UNI Alum Patrick Murphy Returns Home With A Ring

By Michael Bonner and Grant Burkhardt, Reporters

CEDAR FALLS, Iowa – The photos scattered on the circular black waist-high tables. A white border surrounded each photo. Black ink signatures, which looked to come from a fountain pen, added color to the otherwise clean border.

It encased a team portrait. Almost hidden by the late 80s haircuts and the dull black and orange baseball jerseys, stood Patrick Murphy in a white uniform in the top right corner. Across the chest of the white jersey, the word "Aces" scripted across the chest.

Twenty-five years after the Sumner Aces assembled for the team photo, they reunited in the Alumni Suite in Northern Iowa's McLeod Center Friday. Just like the photo, the team donned bright orange shirts with "Aces" screen printed in black across the chest. Again, Murphy was the outlier.

He walked into the room wearing a white cap, a grey jacket and crimson pants. One item mirrored the photo almost perfectly though. The "A" on his Aces jersey looked to be a close relative to the crimson "A" displayed upon Alabama softball cap.

"It was some of the best years of my life with these guys," Murphy said to his now middle-aged players.

He then gazed toward the current squad he coaches, the defending national champion Alabama softball team, "Now it was the best year of my life with you guys."

The best of the best combined this past weekend as Murphy brought his Crimson Tide to the UNI-Dome Tournament, where they began their reign as champions.

But the journey began at Sumner High School, where the black and orange made him look more like Garfield than Nick Saban.

"I knew when we hired someone we had someone with a commitment, resolve, values, everything that we need," former Sumner athletic director Les Teeling said.

Murphy took the helm of the Sumner baseball team at 21 years old, barely more experienced in life than the players he coached. It didn't take long for his habits to rub off though.

"(You) learned where you stood," said Roger Teeling, who was a sophomore when his dad hired Murphy. "Coach was very driven even at a ripe young age of just leaving college. You know, in essence coaching kids that are entering college. He knew where he wanted to go and take us."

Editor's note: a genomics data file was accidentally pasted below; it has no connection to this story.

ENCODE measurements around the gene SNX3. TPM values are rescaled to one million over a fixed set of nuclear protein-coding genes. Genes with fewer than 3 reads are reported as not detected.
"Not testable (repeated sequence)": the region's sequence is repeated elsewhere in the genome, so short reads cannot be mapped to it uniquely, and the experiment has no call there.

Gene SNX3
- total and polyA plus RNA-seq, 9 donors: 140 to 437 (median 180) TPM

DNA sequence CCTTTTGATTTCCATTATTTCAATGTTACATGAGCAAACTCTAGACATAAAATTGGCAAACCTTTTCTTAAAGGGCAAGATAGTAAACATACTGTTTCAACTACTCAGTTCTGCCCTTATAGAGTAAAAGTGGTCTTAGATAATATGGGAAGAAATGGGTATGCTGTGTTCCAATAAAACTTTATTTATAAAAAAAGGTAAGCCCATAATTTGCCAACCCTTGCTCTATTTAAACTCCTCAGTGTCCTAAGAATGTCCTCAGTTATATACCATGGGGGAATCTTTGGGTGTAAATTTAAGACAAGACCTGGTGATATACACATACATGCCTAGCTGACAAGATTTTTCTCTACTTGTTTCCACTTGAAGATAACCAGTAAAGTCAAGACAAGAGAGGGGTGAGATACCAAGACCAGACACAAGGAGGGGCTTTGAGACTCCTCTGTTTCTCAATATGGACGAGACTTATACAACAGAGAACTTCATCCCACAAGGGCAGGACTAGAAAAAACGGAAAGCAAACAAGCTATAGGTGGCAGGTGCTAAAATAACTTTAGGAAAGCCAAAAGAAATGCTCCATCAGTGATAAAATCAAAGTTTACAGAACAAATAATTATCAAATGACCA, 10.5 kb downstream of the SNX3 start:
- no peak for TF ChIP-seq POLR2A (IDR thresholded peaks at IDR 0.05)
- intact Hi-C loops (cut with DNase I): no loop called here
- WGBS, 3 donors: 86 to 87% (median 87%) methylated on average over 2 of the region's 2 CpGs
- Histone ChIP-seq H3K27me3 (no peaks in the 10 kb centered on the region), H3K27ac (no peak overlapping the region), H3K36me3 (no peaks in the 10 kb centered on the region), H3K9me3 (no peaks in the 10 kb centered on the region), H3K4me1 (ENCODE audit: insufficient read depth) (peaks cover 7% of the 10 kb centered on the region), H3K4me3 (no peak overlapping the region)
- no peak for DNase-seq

In his second year he nearly took them to the top. Murphy guided Sumner to the first trip to states in school history. The Aces season ended with a 9-6 loss to Kee High School (Lansing) in the 2A final.

Fast forward 10 years after an assistant coaching spot at Louisiana-Lafayette, moonlighting as the Independence baseball head coach and head coaching Northwest Missouri State, Murphy arrived in Alabama as the Crimson Tide's head softball coach.

The similarities of between Sumner and Tuscaloosa went beyond the script "A." Murphy accepted the job in 1999, and in his second year, he guided the Crimson Tide to their first appearance in the Women's College World Series.

It marked the first of eight trips during the next 13 years, culminating in a title in 2012.

"He finally got that, as he says, monkey off his back last year," Roger Teeling said.

And Sumner watched as Murphy etched his name into Crimson Tide lore. Roger Teeling, now an elementary principal, needed to travel to St. Louis for a conference. He planned his arrival around the title-clinching game. When he landed he found out the game had been delayed.

Not a conference, rain, or a series clinching win at 1:30 in the morning could prevent Roger Teeling from supporting his coach.

"I thought hotel security was going to come to my room because I was screaming at the top of my lungs, jumping on the bed," Roger Teeling said. "I couldn't have been happier for coach Murphy."

The 5,084 fans shared that sentiment with a loud ovation as Murphy was introduced Friday night prior to Northern Iowa hosting Alabama. More fans witnessed Murphy's squad pull out an 8-1 win than all but one of UNI's basketball games this season.

The amount of fans isn't anything new for Alabama, but the arena they packed even threw some intimidation at the No. 1 team in the country.

"It was almost like 'Hoosiers' when the boys from Hickory walked in and our girls were like, 'This is huge,'" Murphy said. "But the bases are still 60 feet and the mound is 43 and it's no big deal."

Alabama went 5-0 in the weekend tournament growing Murphy's school record in wins to 671. It's a footnote to a sterling resume: 39 All-Americans, eight consecutive finishes in the Top 10, 14 straight NCAA Tournament appearances, three-time SEC Coach of the Year and leading the first SEC school to a WCWS championship.

Prior to Murphy arriving, the Tide never reached the WCWS. Since 2000, it's gone to eight.

But the path to the wins, the All-Americans, even the walnut-sized ring on his hand began on the turf at the UNI-Dome.

As Murphy walked off the makeshift field outlined in the dome Friday, he reminisced about how twenty five years prior he took a physical education class in the very same location.

Then he was an inexperienced college kid looking to get into the game of baseball. Sunday, after a 5-0 weekend, he walked off it standing atop the pinnacle of coaching.

"It was a dream come true this past year," Murphy said. "To have all these people here, I still have a lot of relatives in Iowa, three sisters, my mom, it's just been a really good homecoming for me."
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